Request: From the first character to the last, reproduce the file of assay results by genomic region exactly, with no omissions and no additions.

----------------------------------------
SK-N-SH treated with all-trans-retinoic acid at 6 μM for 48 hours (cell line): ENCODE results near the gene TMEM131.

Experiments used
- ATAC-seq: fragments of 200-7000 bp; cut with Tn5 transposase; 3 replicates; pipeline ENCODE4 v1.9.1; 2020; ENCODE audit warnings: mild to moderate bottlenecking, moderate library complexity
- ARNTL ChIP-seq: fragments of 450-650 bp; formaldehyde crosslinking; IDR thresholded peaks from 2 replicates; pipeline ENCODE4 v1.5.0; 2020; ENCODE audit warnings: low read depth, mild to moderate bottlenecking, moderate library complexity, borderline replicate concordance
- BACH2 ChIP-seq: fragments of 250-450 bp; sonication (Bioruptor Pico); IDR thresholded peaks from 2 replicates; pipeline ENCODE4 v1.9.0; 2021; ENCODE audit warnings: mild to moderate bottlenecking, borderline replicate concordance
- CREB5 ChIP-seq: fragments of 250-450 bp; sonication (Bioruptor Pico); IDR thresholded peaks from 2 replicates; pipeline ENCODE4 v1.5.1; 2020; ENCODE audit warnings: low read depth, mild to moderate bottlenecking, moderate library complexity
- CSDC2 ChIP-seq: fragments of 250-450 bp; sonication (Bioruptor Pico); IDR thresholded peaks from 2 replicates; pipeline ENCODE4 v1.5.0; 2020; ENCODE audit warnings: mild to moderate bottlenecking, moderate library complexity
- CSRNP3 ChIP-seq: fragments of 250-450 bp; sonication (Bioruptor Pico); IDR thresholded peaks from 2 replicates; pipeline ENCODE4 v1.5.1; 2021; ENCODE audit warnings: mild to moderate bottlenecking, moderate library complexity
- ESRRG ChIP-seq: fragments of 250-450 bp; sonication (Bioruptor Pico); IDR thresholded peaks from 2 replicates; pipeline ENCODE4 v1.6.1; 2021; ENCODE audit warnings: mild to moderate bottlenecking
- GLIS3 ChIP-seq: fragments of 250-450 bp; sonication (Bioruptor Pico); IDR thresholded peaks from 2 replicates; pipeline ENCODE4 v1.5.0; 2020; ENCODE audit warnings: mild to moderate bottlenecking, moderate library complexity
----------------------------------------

SK-N-SH treated with all-trans-retinoic acid at 6 μM for 48 hours (cell line): ENCODE results near the gene TMEM131.

Experiments used
- ATAC-seq: fragments of 200-7000 bp; cut with Tn5 transposase; 3 replicates; pipeline ENCODE4 v1.9.1; 2020; ENCODE audit warnings: mild to moderate bottlenecking, moderate library complexity
- ARNTL ChIP-seq: fragments of 450-650 bp; formaldehyde crosslinking; IDR thresholded peaks from 2 replicates; pipeline ENCODE4 v1.5.0; 2020; ENCODE audit warnings: low read depth, mild to moderate bottlenecking, moderate library complexity, borderline replicate concordance
- BACH2 ChIP-seq: fragments of 250-450 bp; sonication (Bioruptor Pico); IDR thresholded peaks from 2 replicates; pipeline ENCODE4 v1.9.0; 2021; ENCODE audit warnings: mild to moderate bottlenecking, borderline replicate concordance
- CREB5 ChIP-seq: fragments of 250-450 bp; sonication (Bioruptor Pico); IDR thresholded peaks from 2 replicates; pipeline ENCODE4 v1.5.1; 2020; ENCODE audit warnings: low read depth, mild to moderate bottlenecking, moderate library complexity
- CSDC2 ChIP-seq: fragments of 250-450 bp; sonication (Bioruptor Pico); IDR thresholded peaks from 2 replicates; pipeline ENCODE4 v1.5.0; 2020; ENCODE audit warnings: mild to moderate bottlenecking, moderate library complexity
- CSRNP3 ChIP-seq: fragments of 250-450 bp; sonication (Bioruptor Pico); IDR thresholded peaks from 2 replicates; pipeline ENCODE4 v1.5.1; 2021; ENCODE audit warnings: mild to moderate bottlenecking, moderate library complexity
- ESRRG ChIP-seq: fragments of 250-450 bp; sonication (Bioruptor Pico); IDR thresholded peaks from 2 replicates; pipeline ENCODE4 v1.6.1; 2021; ENCODE audit warnings: mild to moderate bottlenecking
- GLIS3 ChIP-seq: fragments of 250-450 bp; sonication (Bioruptor Pico); IDR thresholded peaks from 2 replicates; pipeline ENCODE4 v1.5.0; 2020; ENCODE audit warnings: mild to moderate bottlenecking, moderate library complexity